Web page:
Factors to Consider When Determining Testamentary Capacity
For a will to be legally valid, the person who creates it must “be of sound mind and body.” This is known as having “testamentary capacity.”
There are five components to testamentary capacity:
- Age: For a will to be valid, the person creating it must be an adult and fully understand the importance of creating a will. The law does not consider people under 18 to be mature enough for this process.
- Knowledge: Individuals creating a will must understand what a will is and that they are, in fact, establishing one. They must understand the property only transfers after death.
- Family: Anyone making a will must know who his or her family members and potential beneficiaries would be.
- Property: A person creating a will must understand the nature and extent of his or her property. If, for example, a person attempts to leave behind property that either is no longer hers or never was, it is likely she lacks the necessary testamentary capacity to create a valid will.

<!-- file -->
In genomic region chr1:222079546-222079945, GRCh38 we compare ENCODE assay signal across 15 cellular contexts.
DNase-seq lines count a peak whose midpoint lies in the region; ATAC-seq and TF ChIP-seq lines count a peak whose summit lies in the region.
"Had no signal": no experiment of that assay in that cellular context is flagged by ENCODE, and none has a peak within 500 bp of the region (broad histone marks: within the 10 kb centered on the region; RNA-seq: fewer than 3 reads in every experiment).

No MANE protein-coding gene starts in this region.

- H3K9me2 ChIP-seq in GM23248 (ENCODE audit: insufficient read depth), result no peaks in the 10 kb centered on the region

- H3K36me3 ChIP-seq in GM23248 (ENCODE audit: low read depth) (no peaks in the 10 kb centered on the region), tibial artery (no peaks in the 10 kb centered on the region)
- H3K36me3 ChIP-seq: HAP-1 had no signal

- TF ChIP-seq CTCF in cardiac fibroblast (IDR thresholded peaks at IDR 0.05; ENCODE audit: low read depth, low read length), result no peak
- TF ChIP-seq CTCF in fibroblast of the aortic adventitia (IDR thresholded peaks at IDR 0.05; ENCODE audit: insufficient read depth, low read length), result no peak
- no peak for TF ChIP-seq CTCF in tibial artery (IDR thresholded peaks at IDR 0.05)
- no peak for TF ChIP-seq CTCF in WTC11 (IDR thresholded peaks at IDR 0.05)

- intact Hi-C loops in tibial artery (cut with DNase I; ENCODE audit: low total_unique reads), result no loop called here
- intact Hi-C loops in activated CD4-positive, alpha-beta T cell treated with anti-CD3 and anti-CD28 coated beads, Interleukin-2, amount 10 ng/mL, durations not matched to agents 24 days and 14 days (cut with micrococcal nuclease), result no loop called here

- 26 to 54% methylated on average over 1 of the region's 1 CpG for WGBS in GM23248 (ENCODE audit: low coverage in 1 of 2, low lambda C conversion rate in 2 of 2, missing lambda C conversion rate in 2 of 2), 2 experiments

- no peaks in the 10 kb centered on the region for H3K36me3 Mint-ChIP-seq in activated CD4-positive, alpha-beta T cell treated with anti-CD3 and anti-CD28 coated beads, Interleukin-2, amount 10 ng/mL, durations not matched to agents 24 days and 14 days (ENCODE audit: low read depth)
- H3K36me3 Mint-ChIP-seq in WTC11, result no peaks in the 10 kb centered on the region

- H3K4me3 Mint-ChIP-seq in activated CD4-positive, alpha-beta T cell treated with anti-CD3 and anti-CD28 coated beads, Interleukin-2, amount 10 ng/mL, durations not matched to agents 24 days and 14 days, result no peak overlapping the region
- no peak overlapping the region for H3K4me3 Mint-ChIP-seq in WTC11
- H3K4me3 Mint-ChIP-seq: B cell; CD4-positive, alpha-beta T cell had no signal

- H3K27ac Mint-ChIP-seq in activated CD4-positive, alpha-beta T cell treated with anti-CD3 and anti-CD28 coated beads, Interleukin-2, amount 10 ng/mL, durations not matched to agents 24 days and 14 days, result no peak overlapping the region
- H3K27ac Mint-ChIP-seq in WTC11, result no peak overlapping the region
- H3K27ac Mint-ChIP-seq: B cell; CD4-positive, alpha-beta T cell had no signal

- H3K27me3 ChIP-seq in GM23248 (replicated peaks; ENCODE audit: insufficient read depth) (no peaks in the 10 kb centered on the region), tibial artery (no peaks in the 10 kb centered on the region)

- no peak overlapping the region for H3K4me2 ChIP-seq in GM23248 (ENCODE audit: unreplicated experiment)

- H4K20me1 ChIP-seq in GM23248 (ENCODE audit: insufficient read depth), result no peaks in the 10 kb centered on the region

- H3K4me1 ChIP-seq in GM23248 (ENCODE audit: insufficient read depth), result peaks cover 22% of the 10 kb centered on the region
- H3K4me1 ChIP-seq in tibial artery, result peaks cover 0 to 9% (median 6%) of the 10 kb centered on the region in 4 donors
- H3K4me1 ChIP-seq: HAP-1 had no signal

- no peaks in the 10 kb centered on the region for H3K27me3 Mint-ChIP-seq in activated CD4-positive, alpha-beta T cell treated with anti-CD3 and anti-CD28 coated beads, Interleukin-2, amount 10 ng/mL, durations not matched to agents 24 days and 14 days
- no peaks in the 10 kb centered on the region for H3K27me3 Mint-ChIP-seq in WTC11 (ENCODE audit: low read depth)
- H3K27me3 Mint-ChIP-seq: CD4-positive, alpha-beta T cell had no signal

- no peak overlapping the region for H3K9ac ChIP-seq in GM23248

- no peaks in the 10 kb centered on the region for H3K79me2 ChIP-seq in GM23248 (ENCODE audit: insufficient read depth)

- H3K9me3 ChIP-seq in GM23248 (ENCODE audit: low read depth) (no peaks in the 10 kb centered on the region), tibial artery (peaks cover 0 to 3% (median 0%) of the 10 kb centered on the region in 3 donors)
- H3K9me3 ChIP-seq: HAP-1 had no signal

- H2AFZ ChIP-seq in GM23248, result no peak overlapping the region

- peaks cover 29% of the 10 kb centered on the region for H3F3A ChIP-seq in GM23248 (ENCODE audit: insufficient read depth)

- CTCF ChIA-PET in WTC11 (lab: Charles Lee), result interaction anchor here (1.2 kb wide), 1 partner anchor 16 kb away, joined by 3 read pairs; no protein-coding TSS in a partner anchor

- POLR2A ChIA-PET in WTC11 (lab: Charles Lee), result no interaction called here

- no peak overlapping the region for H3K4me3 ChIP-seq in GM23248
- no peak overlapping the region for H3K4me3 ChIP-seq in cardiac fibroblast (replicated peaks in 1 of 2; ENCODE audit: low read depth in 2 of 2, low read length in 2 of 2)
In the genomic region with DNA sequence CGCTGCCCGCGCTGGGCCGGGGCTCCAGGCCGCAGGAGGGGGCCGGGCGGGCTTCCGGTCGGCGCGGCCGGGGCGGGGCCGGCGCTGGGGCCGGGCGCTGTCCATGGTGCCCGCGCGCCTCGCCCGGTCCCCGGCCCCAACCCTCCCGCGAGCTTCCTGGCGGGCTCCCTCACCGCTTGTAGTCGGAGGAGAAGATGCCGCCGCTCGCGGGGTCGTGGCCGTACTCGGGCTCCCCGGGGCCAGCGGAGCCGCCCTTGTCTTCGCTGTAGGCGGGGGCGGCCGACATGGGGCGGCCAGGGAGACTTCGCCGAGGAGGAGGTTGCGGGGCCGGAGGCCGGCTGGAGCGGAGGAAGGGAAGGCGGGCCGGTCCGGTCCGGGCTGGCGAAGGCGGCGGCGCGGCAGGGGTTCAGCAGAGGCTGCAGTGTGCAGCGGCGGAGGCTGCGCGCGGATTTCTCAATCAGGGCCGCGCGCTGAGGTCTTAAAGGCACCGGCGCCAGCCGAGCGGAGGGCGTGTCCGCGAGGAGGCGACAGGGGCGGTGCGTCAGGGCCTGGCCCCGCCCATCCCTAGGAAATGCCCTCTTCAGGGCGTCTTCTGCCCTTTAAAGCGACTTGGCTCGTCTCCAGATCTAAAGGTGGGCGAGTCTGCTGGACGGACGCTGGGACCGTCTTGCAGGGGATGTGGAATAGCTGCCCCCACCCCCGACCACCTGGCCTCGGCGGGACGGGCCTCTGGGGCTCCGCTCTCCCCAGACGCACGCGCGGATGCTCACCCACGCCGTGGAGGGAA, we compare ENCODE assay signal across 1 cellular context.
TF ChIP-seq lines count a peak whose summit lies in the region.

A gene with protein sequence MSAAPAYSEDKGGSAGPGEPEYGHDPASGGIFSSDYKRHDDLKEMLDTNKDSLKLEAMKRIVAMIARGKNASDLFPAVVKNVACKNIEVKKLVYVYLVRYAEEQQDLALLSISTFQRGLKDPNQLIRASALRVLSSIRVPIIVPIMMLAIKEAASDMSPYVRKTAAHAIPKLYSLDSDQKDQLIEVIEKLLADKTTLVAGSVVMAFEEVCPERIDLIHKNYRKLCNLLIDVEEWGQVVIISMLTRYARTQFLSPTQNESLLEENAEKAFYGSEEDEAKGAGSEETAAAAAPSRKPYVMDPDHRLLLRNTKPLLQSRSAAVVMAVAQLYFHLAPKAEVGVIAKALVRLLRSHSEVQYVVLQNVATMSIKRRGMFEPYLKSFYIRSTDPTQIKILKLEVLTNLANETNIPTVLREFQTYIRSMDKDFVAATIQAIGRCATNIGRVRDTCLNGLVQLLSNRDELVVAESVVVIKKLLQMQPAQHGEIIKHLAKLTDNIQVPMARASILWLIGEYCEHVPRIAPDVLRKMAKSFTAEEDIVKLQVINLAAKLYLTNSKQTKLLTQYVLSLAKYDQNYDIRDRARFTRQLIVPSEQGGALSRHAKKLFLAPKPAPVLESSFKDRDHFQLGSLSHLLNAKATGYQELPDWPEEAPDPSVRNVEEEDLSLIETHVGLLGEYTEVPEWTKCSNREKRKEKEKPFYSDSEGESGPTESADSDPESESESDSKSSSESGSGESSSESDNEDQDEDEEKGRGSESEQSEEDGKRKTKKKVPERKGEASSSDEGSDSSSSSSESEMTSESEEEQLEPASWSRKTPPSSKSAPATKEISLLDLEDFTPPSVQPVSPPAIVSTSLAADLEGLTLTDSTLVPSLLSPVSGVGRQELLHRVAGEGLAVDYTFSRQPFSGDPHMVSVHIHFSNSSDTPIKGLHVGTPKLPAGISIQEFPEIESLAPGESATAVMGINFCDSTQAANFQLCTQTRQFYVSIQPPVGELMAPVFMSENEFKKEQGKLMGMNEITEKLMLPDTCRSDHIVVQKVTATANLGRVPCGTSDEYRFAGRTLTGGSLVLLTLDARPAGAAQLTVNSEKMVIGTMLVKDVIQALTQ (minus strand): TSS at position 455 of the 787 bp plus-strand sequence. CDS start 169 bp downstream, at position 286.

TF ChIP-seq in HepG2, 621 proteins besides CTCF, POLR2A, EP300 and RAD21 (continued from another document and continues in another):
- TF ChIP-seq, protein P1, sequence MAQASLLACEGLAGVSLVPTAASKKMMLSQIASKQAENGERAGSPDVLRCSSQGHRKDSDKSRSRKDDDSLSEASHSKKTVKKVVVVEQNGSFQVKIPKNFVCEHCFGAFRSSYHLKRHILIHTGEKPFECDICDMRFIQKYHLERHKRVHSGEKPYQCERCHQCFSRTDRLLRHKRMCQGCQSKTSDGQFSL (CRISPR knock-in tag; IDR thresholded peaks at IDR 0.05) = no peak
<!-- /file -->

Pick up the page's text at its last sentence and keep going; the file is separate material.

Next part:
- Plan: A person who establishes a will must be able to create a plan for the distribution of his property. Just because a plan is unconventional does not mean the person lacks testamentary capacity — so long a will is coherent and logistically sound. It is also important to note that mental illness does not prevent a person from creating a valid will.
For more information on testamentary capacity and will validity issues, contact a dedicated Tampa estate planning attorney with BaumannKangas Estate Law.